Charlottesville Rally Organizer Plans ‘White Civil Rights’ March Near White House
Posted June 21, 2018 5:32 p.m. EDT
Updated June 21, 2018 5:36 p.m. EDT
An organizer of a white supremacist rally last year in Charlottesville, Virginia, where one woman died plans to hold a march across the street from the White House on the rally’s anniversary in August, federal officials said on Thursday.
The National Park Service has approved an application for a permit from the organizer, Jason Kessler, for an event on Aug. 11 and 12 that he described as a “white civil rights rally” for 400 people at Lafayette Park in Washington. Kessler submitted the permit request May 8 and it was granted the next day, but he has not yet received final approval because the Park Service has asked for additional logistical details about the rally, a spokesman said.
“The process itself is no different from anything else,” Mike Litterst, a spokesman for the National Park Service, said in an interview Thursday, referring to permit review. “The Park Service is content neutral when it comes to these sort of decisions.”
Kessler was one of several white nationalists who organized the Unite the Right rally in Charlottesville last August, which drew hundreds of neo-Nazis, Ku Klux Klansmen and others, and quickly turned violent.
On the night of Aug. 11, they marched through the University of Virginia campus, brandishing torches and shouting anti-Semitic chants. The next day, they clashed with counterprotesters in the streets of Charlottesville in a confrontation that ultimately led to the death of Heather D. Heyer, 32, a counterprotester who was killed when a man drove into a crowd.
In December, city officials in Charlottesville denied a permit request from Kessler, as well as counterprotesters, to hold a rally on the anniversary because of public safety concerns. Kessler sued Charlottesville over its decision. In messages to his followers on Twitter, he vowed to find a new home for a march in August.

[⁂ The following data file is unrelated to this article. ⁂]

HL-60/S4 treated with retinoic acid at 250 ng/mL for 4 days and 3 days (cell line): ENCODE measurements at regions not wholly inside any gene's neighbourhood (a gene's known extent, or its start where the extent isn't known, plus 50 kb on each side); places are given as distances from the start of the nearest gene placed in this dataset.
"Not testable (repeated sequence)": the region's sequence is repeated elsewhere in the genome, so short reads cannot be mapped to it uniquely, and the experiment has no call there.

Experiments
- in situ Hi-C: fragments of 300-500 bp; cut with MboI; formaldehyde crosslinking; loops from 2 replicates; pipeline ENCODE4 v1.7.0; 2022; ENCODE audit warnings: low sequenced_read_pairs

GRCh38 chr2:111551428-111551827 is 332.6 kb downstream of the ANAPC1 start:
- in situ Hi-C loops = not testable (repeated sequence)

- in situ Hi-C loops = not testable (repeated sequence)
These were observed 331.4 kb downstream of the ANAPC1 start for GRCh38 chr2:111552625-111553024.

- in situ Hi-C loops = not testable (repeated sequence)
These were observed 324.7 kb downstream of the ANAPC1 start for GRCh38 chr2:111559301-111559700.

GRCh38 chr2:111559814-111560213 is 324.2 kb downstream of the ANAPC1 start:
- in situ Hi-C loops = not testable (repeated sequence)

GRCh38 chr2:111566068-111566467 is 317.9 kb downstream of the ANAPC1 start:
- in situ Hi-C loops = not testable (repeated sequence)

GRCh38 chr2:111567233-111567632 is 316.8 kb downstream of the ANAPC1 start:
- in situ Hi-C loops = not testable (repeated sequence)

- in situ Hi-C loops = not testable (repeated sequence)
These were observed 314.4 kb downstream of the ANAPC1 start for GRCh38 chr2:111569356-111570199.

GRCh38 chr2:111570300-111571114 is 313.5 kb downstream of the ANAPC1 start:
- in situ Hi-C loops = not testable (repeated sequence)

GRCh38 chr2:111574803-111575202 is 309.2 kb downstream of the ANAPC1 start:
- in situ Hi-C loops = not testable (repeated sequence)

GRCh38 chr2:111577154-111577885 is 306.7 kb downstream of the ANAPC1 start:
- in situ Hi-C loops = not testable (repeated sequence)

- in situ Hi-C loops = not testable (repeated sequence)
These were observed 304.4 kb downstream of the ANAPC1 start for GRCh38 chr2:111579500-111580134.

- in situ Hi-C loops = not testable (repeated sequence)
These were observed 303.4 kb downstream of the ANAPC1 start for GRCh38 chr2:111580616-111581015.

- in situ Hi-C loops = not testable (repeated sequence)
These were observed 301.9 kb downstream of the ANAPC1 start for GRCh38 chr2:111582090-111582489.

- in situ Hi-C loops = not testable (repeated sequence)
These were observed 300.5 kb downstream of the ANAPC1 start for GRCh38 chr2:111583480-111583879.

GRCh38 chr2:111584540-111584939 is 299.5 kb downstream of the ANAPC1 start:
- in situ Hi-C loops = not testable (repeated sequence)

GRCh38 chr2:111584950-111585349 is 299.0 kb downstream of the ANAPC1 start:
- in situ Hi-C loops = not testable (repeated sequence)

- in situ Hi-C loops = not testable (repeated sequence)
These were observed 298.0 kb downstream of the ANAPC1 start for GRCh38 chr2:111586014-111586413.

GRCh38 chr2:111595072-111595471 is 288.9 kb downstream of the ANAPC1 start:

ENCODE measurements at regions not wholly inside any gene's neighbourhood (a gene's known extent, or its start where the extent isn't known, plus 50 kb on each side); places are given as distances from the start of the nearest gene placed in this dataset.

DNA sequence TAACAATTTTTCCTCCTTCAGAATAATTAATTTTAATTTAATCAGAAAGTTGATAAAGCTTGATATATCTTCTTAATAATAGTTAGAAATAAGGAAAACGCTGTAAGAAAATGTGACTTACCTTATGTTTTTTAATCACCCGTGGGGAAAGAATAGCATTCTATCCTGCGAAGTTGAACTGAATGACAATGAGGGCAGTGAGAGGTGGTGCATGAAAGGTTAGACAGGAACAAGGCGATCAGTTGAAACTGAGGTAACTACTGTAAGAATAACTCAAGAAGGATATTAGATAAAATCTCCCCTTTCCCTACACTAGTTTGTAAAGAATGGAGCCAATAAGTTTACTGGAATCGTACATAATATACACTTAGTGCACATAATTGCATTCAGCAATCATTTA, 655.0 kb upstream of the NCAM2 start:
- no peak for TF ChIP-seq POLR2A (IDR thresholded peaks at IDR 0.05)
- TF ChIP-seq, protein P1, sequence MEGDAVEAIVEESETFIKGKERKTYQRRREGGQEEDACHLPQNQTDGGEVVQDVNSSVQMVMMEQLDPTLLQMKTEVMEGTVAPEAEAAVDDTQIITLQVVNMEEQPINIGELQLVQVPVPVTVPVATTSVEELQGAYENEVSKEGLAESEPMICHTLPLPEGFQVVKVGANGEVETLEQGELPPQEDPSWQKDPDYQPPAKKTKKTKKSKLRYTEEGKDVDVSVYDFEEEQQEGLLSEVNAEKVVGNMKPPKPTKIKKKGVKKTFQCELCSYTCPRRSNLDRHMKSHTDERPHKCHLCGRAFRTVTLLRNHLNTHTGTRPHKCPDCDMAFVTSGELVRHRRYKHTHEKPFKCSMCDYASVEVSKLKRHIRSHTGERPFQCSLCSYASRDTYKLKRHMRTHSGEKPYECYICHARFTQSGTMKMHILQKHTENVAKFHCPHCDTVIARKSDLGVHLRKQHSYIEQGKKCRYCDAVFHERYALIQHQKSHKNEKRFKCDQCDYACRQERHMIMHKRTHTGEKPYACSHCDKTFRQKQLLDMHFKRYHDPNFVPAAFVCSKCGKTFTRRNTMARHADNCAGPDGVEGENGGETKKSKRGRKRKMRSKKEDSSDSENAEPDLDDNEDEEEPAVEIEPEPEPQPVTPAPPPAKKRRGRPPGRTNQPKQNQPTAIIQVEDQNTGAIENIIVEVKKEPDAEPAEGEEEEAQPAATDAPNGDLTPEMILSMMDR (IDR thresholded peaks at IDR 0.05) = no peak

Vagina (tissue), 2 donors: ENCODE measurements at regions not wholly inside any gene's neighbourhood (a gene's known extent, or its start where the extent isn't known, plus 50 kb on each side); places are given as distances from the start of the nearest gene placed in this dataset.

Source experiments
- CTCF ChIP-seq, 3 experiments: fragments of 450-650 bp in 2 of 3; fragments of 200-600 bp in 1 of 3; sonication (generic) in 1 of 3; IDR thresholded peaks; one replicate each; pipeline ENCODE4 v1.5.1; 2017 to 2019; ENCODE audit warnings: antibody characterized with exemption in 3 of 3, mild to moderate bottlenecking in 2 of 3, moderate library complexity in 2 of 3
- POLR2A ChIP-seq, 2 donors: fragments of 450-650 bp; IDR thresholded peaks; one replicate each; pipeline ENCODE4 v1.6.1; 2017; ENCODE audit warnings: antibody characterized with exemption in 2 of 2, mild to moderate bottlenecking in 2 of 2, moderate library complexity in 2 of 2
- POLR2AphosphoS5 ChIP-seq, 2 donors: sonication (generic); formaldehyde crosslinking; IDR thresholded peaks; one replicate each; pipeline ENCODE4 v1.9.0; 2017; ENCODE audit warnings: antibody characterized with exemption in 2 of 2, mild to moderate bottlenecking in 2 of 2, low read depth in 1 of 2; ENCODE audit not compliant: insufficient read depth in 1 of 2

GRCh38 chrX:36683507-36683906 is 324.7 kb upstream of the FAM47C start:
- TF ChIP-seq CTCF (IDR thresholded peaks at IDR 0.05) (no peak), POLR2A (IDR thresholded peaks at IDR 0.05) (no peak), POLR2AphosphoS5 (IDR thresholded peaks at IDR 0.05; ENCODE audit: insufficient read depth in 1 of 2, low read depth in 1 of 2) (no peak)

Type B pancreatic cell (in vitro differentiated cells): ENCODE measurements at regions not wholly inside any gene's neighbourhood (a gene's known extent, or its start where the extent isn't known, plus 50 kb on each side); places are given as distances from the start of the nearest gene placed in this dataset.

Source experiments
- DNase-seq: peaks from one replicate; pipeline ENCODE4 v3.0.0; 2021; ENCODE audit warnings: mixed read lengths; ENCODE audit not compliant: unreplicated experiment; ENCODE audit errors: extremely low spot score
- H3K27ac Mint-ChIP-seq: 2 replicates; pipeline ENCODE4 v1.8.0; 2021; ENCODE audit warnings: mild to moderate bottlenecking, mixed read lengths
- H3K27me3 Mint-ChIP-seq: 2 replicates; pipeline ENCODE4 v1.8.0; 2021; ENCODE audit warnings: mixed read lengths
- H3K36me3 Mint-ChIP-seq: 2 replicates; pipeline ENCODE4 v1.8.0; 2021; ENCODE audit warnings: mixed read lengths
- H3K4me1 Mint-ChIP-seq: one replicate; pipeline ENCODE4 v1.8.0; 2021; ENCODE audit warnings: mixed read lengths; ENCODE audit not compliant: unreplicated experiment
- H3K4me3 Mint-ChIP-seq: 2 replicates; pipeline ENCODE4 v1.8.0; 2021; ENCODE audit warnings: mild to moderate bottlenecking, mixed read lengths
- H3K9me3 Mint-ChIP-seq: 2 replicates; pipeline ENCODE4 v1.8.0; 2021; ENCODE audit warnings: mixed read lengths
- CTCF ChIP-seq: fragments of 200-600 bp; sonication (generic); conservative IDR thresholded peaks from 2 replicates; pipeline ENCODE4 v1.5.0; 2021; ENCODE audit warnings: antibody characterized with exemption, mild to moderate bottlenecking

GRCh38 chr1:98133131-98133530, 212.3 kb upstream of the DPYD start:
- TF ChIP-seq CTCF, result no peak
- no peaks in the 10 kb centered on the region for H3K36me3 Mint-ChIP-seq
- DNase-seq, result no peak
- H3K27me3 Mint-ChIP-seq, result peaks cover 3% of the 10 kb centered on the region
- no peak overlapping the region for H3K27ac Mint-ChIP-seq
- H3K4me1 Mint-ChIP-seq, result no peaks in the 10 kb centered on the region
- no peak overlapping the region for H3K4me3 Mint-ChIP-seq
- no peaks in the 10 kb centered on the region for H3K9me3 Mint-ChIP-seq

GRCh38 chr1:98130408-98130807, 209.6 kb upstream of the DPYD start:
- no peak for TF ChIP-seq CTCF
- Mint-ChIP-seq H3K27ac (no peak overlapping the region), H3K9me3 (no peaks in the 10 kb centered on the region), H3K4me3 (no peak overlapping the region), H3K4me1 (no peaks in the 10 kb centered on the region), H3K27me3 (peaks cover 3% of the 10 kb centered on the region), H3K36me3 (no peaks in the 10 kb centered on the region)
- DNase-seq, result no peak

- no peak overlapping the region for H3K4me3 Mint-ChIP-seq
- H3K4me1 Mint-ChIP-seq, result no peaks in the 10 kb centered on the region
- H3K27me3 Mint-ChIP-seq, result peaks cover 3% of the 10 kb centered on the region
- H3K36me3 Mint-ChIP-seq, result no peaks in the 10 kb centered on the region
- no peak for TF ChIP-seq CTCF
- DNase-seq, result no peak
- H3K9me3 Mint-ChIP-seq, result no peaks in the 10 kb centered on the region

The purpose of the Washington rally, Kessler wrote in his permit application, is to protest “civil rights abuse in Charlottesville.” Kessler did not immediately return an email seeking comment Thursday morning.
In his permit, he asked for law enforcement assistance, writing that the attendees would gather at a place convenient for officers and would march next to them to Lafayette Park to give speeches.
Representatives from the White House did not return a request for comment on Thursday.
As the Park Service considers final approval, it has asked for more details about the logistics of the event, including how the attendees would arrive, the route for their march and how organizers can ensure the public’s safety. Litterst said the questions were standard for a permit request in Washington, except that park officials were placing an extra emphasis on public safety.
“For a First Amendment demonstration like this, once it’s been approved, I can’t say it’s never been denied at this point but I haven’t been aware of anything,” Litterst said.